E. du perron, born in Meester Cornelis, Batavia, Java, Dutch East Indies on 2 November 1899, and died in Bergen, North Holland, the Netherlands on 14 May 1940, descended from French aristocracy. Most probably his bloodline can be traced back to the legendary Jean Roch du Perron (Born in Bulhon, in Auvergne, France in 1756 – Died in Batavia, Dutch East Indies in 1808).
His family was considered to be of the land owning upper class of Indo aristocracy in the Dutch East Indies. His father was a wealthy entrepreneur allowing for a carefree childhood of the young du Perron. In 1921 the family moved to Europe and lived in the home castle in Belgium. In his early twenties du Perron sought distraction in Paris, Brussels and cities in the Netherlands, extensively mingling with the literary and artistic crowds. He befriended famous French writer and politician Andre Malraux and produced several writings.
After the suicide of his father (1926) and death of his mother (1933) the family inheritance had gone up in smoke and du Perron (partly driven by the rise of National Socialism which he detested) returned to his land of origin in 1936. He continued to write and earned his living as a journalist and correspondent. He became the literary critic at the ‘Bataviaasch Nieuwsblad’ ('Batavian Newspaper'), where he befriended his fellow Indo colleagues Karel Zaalberg and Ernest Douwes Dekker. In his role as critic he also became the patron of the young Indo author Beb Vuyk. He sympathised with the Indies independence movement and became a close friend to Indonesian intellectual Sutan Sjahrir.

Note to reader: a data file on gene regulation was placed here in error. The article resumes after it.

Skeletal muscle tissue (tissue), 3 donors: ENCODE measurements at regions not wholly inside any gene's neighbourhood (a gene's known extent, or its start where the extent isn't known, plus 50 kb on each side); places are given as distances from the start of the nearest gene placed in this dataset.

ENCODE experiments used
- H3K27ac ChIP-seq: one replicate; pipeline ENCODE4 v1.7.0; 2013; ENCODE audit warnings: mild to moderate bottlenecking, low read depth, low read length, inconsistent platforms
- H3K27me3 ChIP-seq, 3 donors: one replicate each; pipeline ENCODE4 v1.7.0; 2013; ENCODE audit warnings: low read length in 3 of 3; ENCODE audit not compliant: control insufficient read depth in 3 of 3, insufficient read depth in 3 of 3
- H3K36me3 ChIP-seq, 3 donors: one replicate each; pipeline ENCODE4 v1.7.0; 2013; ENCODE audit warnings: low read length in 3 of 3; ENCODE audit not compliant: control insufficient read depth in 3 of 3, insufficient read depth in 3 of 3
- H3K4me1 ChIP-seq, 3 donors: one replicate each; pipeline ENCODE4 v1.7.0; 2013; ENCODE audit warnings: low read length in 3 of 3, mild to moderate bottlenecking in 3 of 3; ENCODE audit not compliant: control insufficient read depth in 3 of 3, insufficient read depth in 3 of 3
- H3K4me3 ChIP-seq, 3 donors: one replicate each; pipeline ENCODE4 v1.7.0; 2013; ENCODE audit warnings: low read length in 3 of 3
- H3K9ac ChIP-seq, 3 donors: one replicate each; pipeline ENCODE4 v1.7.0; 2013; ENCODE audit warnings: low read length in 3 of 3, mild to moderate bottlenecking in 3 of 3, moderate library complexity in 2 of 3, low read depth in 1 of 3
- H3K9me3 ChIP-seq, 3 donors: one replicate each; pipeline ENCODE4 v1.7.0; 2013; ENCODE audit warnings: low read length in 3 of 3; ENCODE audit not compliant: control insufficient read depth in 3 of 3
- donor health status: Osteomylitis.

In August 1939, at the end of a stay of nearly three years in his home country, du Perron wrote to his friend Sutan Sjahrir (now a political exile):
'[..] In any case when in Holland I pretty much have always remained the awkward stranger. Through my French heritage, Indies upbringing and childhood, and through my Dutch language and customs... At the moment some – with whom I disagree - say I have been Europeanised. But put me in the real company of (Dutch East) Indies boys and ten minutes later they will recognize me as one of them. Where I feel at home…?, I know exactly now, that after fifteen years of wandering in Europe, I came back to my country… I belong here.[..]’
In 1940 du Perron visited the Netherlands and after hearing Nazi Germany had invaded the country he died of a heart attack.